At Northeast Texas Periodontal Specialists, we have always practiced universal precautions and surpassed the recommendations of the CDC, the American Dental Association (ADA), and Texas Dental Association (TDA) guidelines.
In addition to what we’ve always been practicing, we will be taking these additional measures:
- Our team will be wearing proper Personal Protective Equipment (PPE)
- Hand sanitizer will be readily available for patient usage.
- We have added HEPA air filtration in each operatory and in the hallway
- A plexiglass shield has been installed at the front desk
- We do disinfection sweeps throughout the office and between patients
- In all procedures where aerosol is present, you will see one or more of the following tools/equipment:
high-velocity evacuation, extra-oral suction device, and/or Isodry to control aerosols during procedures.
WHEN IT IS TIME FOR YOUR NEXT APPOINTMENT, YOU MAY SEE SOME ADDITIONAL CHANGES FOR PATIENT AND STAFF SAFETY, ALONG WITH OUR ALREADY STRICT INFECTION CONTROL PROTOCOLS:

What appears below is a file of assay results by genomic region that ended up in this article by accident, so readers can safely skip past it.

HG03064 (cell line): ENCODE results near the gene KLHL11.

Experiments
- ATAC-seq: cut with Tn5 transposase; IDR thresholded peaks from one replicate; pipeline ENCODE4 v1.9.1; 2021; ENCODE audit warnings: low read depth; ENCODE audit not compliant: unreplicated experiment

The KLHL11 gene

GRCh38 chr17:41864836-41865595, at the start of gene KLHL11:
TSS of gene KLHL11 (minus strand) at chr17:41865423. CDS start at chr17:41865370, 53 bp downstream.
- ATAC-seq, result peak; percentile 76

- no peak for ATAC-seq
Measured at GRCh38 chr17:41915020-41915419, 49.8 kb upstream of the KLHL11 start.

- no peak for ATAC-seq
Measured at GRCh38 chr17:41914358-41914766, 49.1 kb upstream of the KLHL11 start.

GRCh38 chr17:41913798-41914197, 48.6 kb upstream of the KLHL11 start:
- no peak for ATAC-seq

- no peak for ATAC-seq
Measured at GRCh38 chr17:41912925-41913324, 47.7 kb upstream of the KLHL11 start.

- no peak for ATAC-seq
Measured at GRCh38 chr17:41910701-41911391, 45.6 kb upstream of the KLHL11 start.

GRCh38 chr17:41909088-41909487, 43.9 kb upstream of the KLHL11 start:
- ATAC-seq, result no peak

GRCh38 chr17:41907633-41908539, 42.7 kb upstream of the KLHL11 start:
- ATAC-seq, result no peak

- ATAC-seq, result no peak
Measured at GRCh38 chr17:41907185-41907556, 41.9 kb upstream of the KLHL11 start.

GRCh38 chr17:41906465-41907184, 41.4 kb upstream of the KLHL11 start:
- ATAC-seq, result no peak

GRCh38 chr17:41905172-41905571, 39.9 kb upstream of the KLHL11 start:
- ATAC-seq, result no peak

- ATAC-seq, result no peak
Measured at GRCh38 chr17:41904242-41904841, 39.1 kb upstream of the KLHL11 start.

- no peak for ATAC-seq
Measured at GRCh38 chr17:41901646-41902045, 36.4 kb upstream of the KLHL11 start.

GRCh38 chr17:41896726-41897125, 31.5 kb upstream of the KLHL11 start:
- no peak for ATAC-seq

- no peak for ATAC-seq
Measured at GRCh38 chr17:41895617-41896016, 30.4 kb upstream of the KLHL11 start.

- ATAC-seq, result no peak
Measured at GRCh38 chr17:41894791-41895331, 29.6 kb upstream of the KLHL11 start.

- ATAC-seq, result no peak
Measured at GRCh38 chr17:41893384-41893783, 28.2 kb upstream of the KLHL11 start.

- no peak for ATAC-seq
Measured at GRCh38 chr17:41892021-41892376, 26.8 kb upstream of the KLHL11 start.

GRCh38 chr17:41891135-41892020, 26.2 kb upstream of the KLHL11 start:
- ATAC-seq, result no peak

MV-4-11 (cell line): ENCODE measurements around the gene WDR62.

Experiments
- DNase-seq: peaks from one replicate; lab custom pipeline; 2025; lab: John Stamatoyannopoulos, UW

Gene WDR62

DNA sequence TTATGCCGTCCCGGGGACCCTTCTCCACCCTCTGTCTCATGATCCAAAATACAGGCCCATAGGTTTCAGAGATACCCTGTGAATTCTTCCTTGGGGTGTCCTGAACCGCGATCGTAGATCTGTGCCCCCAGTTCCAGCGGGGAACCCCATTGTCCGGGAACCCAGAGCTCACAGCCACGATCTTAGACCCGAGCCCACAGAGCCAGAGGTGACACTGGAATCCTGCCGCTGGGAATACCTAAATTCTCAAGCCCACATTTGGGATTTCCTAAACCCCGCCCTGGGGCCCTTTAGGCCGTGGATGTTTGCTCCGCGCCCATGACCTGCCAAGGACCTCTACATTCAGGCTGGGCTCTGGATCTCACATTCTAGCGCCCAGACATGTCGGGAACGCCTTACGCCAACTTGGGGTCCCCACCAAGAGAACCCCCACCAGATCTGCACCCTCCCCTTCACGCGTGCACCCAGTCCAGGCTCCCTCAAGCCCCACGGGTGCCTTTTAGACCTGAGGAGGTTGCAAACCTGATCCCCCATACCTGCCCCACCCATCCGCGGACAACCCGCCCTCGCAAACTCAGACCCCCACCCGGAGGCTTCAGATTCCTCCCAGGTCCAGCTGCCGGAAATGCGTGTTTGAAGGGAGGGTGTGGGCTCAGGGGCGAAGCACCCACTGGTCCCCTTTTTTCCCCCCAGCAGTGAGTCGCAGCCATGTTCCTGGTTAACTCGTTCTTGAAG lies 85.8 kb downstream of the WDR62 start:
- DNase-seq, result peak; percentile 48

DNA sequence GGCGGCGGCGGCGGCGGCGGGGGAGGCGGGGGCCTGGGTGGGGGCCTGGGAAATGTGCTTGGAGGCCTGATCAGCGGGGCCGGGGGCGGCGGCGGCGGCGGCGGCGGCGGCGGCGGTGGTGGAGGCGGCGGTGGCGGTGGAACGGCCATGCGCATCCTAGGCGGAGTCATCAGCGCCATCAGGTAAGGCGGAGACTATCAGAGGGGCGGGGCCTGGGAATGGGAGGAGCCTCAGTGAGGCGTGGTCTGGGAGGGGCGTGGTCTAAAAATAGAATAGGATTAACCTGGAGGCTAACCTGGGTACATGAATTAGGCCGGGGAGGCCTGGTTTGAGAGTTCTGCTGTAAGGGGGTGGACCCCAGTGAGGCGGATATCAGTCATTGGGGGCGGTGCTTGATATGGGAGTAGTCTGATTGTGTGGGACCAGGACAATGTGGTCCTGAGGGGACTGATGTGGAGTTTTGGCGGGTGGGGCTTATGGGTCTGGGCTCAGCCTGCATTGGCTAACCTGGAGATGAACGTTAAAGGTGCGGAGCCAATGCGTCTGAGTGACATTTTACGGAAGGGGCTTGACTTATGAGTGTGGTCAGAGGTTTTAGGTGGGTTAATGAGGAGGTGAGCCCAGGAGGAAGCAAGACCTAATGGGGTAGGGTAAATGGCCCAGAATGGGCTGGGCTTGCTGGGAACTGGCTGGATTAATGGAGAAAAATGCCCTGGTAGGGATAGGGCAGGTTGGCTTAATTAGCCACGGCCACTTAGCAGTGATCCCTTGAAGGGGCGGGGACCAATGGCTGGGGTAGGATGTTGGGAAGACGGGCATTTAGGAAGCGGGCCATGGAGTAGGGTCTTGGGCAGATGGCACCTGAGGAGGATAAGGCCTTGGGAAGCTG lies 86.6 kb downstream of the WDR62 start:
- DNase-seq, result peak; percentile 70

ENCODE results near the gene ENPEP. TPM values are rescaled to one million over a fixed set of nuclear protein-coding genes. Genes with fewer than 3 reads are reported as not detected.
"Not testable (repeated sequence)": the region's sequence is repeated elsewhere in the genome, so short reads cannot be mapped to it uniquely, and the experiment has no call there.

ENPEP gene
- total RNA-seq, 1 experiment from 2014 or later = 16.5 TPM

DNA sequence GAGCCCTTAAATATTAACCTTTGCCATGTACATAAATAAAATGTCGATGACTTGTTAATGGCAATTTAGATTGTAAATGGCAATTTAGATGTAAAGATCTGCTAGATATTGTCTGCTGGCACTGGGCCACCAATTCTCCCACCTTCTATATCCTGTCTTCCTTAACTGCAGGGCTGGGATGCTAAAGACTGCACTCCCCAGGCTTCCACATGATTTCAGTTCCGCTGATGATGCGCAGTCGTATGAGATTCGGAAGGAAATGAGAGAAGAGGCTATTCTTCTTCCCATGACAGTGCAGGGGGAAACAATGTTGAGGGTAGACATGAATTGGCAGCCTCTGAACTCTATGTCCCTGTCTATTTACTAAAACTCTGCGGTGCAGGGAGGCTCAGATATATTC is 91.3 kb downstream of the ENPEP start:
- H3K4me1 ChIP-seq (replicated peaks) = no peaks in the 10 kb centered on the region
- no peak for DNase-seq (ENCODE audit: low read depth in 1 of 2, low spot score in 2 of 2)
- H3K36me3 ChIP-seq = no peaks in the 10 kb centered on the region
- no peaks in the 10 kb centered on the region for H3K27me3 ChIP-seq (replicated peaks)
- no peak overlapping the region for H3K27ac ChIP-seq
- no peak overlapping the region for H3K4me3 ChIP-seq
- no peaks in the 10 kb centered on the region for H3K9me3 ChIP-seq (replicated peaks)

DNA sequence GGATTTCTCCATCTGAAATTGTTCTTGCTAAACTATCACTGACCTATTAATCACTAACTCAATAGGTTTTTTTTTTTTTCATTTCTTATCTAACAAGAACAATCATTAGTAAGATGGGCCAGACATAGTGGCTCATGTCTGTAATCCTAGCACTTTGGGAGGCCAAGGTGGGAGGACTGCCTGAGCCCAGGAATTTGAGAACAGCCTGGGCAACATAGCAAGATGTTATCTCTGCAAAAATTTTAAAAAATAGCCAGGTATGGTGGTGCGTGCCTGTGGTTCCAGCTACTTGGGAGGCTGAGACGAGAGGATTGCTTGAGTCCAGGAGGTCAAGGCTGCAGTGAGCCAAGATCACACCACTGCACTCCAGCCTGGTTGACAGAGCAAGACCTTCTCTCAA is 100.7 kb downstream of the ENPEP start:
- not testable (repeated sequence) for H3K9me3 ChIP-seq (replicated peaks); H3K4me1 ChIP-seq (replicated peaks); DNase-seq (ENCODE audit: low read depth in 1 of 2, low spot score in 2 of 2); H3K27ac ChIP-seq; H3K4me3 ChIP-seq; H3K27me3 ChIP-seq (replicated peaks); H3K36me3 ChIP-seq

- Please let us know if you have had a fever in last 24 hours, have a cough or any flu-like symptoms.
- When arriving for your appointment, please let us know and take a seat appropriately distanced from others in the room.
- Masks are optional but we do ask you consider others when making the decision.
- Please limit additional family/children for the appointment (with the exception of parents of small children and those needing special assistance determined on a case-by-case basis)
- You are invited to use the hand sanitizer readily available throughout the office
- We prefer credit/debit card payment for your appointment to limit the paper exchange.
More Information on COVID-19
How Can I Avoid SARS-CoV-2?
Since there is no vaccine for COVID-19, preventing exposure to the virus is the only defense that’s available.
How does the COVID-19 virus spread?